Posts Tagged ‘Does Whiskey Count as Beer?


Monday Evening Cartoons

Bart the Murderer9

“Hey, I like this kid.  I can’t believe we we’re gonna shoot him.” – Fat Tony

As part of the terrible, horrible, no good, very bad day that opens this episode, Bart eventually falls down some concrete stairs, only to have a halo of guns surround his head.  His ultimate fate is decided in court, on charges of murder; in between he is in various forms of serious jeopardy.  But no matter how many times guns are jammed in his face or adults scheme his false conviction, the story is never played for tension or suspense.

This extends to Bart’s nightmare, where he’s haunted by grim, black-and-white imaginings of the many ways his new compatriots may have gruesomely disposed of his principal.  But even that turns into less The Seventh Seal and more Young Frankenstein once Reverend Lovejoy and Homer show up to, respectively, tacitly condone and enthusiastically encourage the execution of a ten-year-old.  Even in the protected confines of a network comedy, an audience would be expected to blanche at a child contemplating wrongful execution.  Yet The Simpsons not only hung their entire ending off of it and made it funny the whole way, they let the real bad guys get away in the end.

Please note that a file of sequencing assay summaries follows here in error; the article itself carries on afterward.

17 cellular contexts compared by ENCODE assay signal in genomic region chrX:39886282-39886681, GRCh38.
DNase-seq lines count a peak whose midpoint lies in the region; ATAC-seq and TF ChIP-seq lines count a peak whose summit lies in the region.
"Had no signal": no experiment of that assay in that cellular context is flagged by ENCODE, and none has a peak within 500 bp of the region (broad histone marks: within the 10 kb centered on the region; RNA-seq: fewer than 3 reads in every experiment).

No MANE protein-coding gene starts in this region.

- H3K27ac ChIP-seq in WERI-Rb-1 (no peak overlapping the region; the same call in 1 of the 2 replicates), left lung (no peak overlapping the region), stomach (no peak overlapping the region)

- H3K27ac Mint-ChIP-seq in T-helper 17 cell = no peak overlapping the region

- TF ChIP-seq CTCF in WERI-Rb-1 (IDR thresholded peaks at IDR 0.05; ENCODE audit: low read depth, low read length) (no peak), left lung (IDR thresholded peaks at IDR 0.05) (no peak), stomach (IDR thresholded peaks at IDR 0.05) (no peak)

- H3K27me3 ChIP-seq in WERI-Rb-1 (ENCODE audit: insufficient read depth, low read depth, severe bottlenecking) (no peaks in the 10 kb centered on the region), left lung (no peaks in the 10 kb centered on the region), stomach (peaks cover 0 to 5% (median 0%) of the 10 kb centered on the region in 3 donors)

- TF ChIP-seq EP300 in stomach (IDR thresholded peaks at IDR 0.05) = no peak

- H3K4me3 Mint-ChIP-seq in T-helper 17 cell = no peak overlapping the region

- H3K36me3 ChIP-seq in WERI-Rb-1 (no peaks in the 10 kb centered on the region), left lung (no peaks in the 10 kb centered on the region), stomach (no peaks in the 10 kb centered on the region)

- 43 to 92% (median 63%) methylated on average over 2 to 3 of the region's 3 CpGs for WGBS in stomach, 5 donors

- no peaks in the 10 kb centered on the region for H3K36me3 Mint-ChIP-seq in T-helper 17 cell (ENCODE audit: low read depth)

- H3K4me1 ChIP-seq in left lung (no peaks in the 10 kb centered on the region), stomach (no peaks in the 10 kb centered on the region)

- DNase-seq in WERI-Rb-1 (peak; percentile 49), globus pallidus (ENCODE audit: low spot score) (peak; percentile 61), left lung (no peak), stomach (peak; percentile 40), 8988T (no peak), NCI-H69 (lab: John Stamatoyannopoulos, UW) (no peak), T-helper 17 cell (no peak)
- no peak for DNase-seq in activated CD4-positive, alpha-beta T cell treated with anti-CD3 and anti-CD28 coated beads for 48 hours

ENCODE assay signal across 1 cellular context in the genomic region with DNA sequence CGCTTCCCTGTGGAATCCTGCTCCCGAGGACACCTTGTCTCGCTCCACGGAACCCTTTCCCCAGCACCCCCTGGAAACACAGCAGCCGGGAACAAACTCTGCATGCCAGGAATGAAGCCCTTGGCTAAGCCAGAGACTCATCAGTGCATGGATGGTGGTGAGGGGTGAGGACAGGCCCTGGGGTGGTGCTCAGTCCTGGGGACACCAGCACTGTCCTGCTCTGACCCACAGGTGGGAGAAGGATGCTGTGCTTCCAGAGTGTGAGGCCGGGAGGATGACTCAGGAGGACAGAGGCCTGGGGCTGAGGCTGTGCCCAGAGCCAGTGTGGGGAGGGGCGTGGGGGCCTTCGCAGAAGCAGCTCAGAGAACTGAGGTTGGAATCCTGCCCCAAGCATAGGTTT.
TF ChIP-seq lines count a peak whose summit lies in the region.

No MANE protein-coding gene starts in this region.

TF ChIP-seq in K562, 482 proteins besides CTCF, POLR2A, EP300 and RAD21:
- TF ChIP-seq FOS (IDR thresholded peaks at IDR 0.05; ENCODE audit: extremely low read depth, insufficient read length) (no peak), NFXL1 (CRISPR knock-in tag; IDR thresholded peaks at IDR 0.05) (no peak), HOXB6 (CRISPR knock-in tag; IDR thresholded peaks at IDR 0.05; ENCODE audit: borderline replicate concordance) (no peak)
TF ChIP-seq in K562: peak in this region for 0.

Thursday Evening Cartoons

There's No Disgrace Like Home6

“When will I learn?  The answer to life’s problems aren’t at the bottom of a bottle.  They’re on teevee!” – Homer Simpson